Honky Tonk and Worship

My husband loves to play competitive handball – it’s like racquetball without the racket. We have traveled to many obscure destinations so he can participate in a tournament. Several years ago we attended a tournament in Chattanooga, TN, not too far from some of his relatives in Mississippi.  We padded the trip with a few extra days and invited my mother-in-law to join us for a visit with her family there.  We flew into Nashville and rested up before meeting in the lobby to go “honky tonking” for dinner.

My 80-something year old mother-in-law appeared at the appointed hour, ready to do up the town.  We had a southern dinner with deep fried everything while listening to a blues band, then strolled through downtown, snapping a picture with Elvis on the way back to our hotel. It was really special watching her enjoy the time.

The next morning her sister-in-law picked her up to catch up on the years gone by as we headed to the competition. The tournament ended on Sunday and we had arranged to drive from Chattanooga to Iuka, MS to pick her up and visit family my husband hadn’t seen in many years.  My one request was that we experience some real Southern worship at a church along the way. We drove a long time, passing church after church, as I looked for one that seemed to be just starting their service. I was getting irritated and frustrated knowing we were nearing our destination and running out of time. I took a moment to regroup and ask God to lead us where he would have us go. Soon after, I noticed a young man entering a church with a full parking lot. We pulled in. California has become so casual that the travel clothes we were wearing were common for our local church, but I knew we were so underdressed for Southern church. My dress was packed away and there was no time to change. We entered the church and encountered a young man in the foyer. I explained we were traveling, passing by, and wondered if my shorts and sandals were too causal or if we were too late to attend the service. He insisted no and invited us to come in.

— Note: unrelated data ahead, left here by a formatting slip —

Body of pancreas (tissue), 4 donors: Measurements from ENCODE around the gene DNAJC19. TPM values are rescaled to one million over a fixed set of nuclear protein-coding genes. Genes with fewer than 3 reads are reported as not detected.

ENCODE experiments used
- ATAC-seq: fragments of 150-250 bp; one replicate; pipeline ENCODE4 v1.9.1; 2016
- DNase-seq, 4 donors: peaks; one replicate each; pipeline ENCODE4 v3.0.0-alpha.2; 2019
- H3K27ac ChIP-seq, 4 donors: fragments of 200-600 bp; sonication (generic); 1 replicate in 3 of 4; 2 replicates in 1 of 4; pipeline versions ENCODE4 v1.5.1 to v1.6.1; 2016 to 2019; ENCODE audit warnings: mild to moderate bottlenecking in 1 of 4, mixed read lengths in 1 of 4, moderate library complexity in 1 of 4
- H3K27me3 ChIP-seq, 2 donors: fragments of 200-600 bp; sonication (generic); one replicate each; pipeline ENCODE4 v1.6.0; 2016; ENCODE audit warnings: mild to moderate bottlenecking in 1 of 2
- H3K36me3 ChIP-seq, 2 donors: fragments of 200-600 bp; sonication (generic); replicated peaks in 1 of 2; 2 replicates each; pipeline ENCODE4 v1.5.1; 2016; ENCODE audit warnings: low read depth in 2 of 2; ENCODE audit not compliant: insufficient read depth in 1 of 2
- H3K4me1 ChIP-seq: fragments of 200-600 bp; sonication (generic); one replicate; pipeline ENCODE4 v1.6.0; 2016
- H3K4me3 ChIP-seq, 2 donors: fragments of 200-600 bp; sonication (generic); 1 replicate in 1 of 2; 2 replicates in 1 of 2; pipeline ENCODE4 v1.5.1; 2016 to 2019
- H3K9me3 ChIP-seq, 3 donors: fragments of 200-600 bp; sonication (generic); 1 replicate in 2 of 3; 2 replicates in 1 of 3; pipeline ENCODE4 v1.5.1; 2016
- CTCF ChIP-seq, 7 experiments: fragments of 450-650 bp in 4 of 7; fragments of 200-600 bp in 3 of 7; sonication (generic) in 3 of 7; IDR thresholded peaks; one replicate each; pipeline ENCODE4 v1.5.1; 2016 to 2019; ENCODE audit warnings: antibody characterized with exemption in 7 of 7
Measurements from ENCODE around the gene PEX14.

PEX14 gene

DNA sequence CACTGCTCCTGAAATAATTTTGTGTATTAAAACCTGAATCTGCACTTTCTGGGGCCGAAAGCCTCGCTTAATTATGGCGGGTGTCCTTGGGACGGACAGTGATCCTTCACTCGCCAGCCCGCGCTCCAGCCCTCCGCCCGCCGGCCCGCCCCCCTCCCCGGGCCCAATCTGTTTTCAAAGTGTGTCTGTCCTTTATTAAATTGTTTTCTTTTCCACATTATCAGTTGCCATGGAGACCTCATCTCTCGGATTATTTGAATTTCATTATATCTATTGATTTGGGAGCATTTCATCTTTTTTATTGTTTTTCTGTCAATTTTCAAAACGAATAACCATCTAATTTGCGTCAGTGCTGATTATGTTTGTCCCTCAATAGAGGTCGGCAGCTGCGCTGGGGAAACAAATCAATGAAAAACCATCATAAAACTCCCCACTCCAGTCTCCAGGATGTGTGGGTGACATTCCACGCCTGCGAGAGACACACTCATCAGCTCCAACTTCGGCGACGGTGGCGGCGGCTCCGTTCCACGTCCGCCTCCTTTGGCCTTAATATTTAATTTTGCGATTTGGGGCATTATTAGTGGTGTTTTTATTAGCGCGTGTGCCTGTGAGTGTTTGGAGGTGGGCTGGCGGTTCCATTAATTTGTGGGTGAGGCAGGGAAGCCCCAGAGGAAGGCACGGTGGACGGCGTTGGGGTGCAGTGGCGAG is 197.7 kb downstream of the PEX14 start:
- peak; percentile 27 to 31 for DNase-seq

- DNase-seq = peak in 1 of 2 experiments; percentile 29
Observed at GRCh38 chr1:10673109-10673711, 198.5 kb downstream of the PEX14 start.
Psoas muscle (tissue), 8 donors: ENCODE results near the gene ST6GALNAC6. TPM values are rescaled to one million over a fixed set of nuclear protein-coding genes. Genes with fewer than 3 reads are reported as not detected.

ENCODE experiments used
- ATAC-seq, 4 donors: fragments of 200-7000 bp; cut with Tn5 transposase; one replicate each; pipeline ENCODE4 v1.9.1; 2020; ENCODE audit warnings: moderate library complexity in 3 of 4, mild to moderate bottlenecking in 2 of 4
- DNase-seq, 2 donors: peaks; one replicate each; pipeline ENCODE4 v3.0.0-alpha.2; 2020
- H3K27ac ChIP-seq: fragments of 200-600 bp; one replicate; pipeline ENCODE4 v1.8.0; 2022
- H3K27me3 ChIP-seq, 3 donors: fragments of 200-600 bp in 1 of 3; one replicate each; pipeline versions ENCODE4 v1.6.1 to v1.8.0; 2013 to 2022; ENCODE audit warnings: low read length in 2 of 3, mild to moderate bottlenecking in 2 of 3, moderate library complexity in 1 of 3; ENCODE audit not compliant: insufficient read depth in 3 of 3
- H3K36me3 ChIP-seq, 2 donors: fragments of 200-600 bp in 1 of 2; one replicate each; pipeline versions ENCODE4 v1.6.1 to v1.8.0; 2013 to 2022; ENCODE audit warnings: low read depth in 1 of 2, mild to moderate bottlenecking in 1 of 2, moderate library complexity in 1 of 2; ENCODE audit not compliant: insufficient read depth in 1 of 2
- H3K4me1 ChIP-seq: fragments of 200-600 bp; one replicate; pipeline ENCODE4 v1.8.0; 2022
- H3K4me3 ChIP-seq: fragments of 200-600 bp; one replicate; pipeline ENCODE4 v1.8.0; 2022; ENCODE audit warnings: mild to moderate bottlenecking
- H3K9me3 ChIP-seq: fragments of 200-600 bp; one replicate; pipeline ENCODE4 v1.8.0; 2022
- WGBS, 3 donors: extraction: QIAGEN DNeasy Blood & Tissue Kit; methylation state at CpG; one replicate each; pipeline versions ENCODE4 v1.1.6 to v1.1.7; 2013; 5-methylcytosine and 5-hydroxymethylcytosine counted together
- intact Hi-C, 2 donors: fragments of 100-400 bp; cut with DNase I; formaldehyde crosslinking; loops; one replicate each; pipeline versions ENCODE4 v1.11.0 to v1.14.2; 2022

As the doors opened to the Sanctuary I thanked God for leading us here. The choir was in full swing, clapping, waving fans, and praising God. We were the only white folks among the congregation, yet I felt completely welcome and where God wanted us. Bishop Freeman wore a crisp white, three-piece suit with gold tipped alligator boots. He preached a message that spoke to my heart, urging us to make nothing greater than our God. He encouraged us to give God the praise due his name, challenging those who would head home and scream and cheer for their favorite football team, but sit timidly through worship. Encouraged by his reasoning, the organist left his instrument and began running laps around the church, shouting praises to God until he passed out cold near the front row. A woman in the front row continued singing as she inched closer to the young man collapsed nearby, waving her fan over him in the rhythm of the music. Another parishioner jumped from her pew and kicked up her heels in praise, sending her shoes in opposite directions as her beaded necklace broke and scattered in front of the alter. Bishop Freeman invited those in need of prayer to the altar and three young women were among those who responded. One lingered long after her two companions returned to their seats. The singing continued as we were encouraged to give her all the time she needed.

I loved celebrating Jesus with these believers! My heart was full as we drove away, pondering the freedom of worshipping our God with total abandon. It was a different church culture than we are accustomed to. As we drove along reflecting on the experience, we smiled. My husband shared that when the organist had walked off the stage he assumed there was a problem with the equipment. He was quite surprised when instead he began “running laps”.

We arrived in Mississippi a short time later where my husband’s family was gathered to see us. It had been more than a decade since they had seen each other and this was the first time I would meet them. They knew we had planned to attend church before arriving and intended to find a place along the way. After hugs and introductions someone asked if we were able to find a service. When we described the wonderful church we had found, they gasped. As much as they would like to, they had never attended a “black church”.

I thank God that were ignorant of this social barrier that could have kept us from worshipping with our brothers and sisters in Christ! Too often I’ve let my fear of ridicule or not fitting in limit what God has planned for me. “Hear me, you who know what is right, you people who have my law in your hearts: Do not fear the reproach of men or be terrified by their insults. Isaiah 51:7

Tennessee 4.2009 116

About Karen Campbell

Life provides lots of experiences to write about. My goal is to share how God works through them.
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1 Response to Honky Tonk and Worship

  1. Jennie Spearin says:

    I love that story Karen! Why don’t we give God the Praise and worship he so deserves? Some day in Heaven we will worship like we were made to do along, and what a glorious day that will be! Great job!!


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